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Sunrise over a wheat field.

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Researchers have managed to turn indigestible cellulose into starch, a process that could render billions of tons of agricultural waste into food and fuel.

Plants grow more than 160 billion tons of cellulose—the material that makes up the walls of plant cells—every year, but only a tiny fraction of that is useful to humans in the crops we grow. This is frustrating, as cellulose is made up of glucose chains that are almost, but not quite, the same as those that make up the starch that constitutes 20 to 40 percent of most peoples' daily calorie intake.

With the world's population forecast to reach nine billion by 2050, working out how to alter cellulose glucose into something more practical could be vital for preventing starvation. There's also an extra benefit in that some could be used for biofuels.

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By Matt Stroud and Joseph L. Flatley, with additional reporting by Jesse Hicks

Barron Hansen is a self-employed web developer and researcher in San Diego. Like many people who work from home, he spends a lot of time alone in front of the computer, listening to talk radio. Over time, he began to notice that all of his favorite radio personalities seemed to be endorsing a “business opportunity” called Income At Home.

“Start making money on your own terms,” said one ad, read by Glenn Beck. It sounded too good to be true, the kind of thing most listeners probably dismiss without a second thought. And as long as Hansen had been hearing the endorsements, that’s exactly what he did. That is, until last January, when one of his web...

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carmendrahl writes "Emergency-room visits linked to caffeine-laden energy drinks are on the rise. This gives scientists who'd like to see caffeine regulated the jitters. But the U.S. Food and Drug Administration seems to be dragging its feet on regulating caffeine content in food and drink, because people have different sensitivities to it (abstract). Currently, caffeine-rich products like Monster Energy get around the rules because they're marketed as dietary supplements. 'Caffeine gets cleared from the body at different rates because of genetic variations, gender, and even whether a person is a smoker. For this reason, it’s difficult to set a safe limit of daily consumption on the compound. Physiological differences, as well as differences in the way people consume caffeine, have tied FDA in knots as it has debated how to regulate the substance. ... The toxic level in humans, about 10 g, is roughly the equivalent of imbibing 75 cups of brewed coffee (in 8-oz mugs) or 120 cans of Red Bull over a few hours. But that lethal limit can vary widely from person to person, experts say."

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We’re a nation of fatties, in no small part because we get half as much exercise as we should.

The typical American spends just two hours a week exercising, according to researchers at Penn State and the University of Maryland, even though the U.S. Centers for Disease Control and Prevention recommends adults age 18 to 64 get four hours of exercise per week. That could help explain why a separate study by Duke University finds 42 percent of the population could be obese by 2030, adding nearly $550 billion to the nation’s healthcare tab.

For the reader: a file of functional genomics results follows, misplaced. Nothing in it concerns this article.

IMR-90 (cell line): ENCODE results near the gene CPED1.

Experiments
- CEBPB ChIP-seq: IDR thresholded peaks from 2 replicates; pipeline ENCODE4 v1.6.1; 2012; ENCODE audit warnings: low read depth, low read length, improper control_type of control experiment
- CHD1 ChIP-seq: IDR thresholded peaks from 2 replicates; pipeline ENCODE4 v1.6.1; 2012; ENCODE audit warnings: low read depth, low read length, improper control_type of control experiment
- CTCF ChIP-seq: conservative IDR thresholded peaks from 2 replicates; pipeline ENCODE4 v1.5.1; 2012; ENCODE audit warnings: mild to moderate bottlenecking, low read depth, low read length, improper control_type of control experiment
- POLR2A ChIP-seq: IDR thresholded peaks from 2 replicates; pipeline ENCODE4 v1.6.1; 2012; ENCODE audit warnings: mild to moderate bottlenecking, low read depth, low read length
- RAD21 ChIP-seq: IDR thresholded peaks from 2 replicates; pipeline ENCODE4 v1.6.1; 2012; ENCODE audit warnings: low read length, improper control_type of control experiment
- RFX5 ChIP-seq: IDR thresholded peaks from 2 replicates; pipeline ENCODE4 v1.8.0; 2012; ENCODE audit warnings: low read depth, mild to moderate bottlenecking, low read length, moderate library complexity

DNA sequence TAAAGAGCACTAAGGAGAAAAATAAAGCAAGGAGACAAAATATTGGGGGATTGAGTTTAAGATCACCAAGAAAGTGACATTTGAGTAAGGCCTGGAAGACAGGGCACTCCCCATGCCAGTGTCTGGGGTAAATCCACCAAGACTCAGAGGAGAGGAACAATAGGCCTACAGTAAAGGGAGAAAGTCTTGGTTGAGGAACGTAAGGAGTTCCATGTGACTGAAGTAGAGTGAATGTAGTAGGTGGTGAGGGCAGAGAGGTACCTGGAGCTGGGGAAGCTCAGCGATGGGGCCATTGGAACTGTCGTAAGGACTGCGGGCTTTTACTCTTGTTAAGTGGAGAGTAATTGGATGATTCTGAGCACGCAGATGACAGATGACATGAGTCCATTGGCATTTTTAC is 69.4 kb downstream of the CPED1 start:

Ideally, the CDC says, we should get 2.5 hours of moderate exercise — brisk walking, riding a bike on level ground, that sort of thing — each week. We ought to spend another 75 minutes per week engaging in vigorous activity like running or shooting hoops.

The researchers, who analyzed American Time Use Study data the U.S. Census Bureau gathered from more than 100,000 people nationwide, found teens are the most active, spending about 41 minutes per day exercising. Adults spend about 17 minutes a day, while those 65 and older get roughly 13 minutes of exercise per day.

Walking is the most common activity, with about 5 percent of Americans spending about 53 minutes a week on foot. Among those people regularly breaking a sweat playing a team sport, basketball is the most popular activity. The results are reported in the 2011 edition of Time Use in Australia and United States/Canada Bulletin.

The researchers cited the typical reasons for our inactivity: We’re car-centric, we’re addicted to TV and we’re getting older. But they also say “a lot of physical activities, such as hockey and tennis” can be expensive to participate in and “because of crime, some people are afraid to leave their homes to go out for a walk or run.”

Whatever our reasons, the fact we’re getting far less exercise than we should be is problematic. A Duke University study (.pdf) finds the number of obese Americans will rise, from 36 percent of the adult population to 42 percent by 2030, without serious intervention. That means another 32 million Americans would be obese.

The researchers, appearing this week at the CDC’s “Weight of the Nation” conference in Washington, said the cost of treating the diabetes, heart disease and other illnesses associated with obesity would climb by $550 billion over 20 years.

The good news is the growth of the obesity rate is slowing. The researchers aren’t sure why, according to the Los Angeles Times, but say continued success with current anti-obesity efforts — including public health campaigns to encourage exercise and more-healthful eating — could further flatten the curve.

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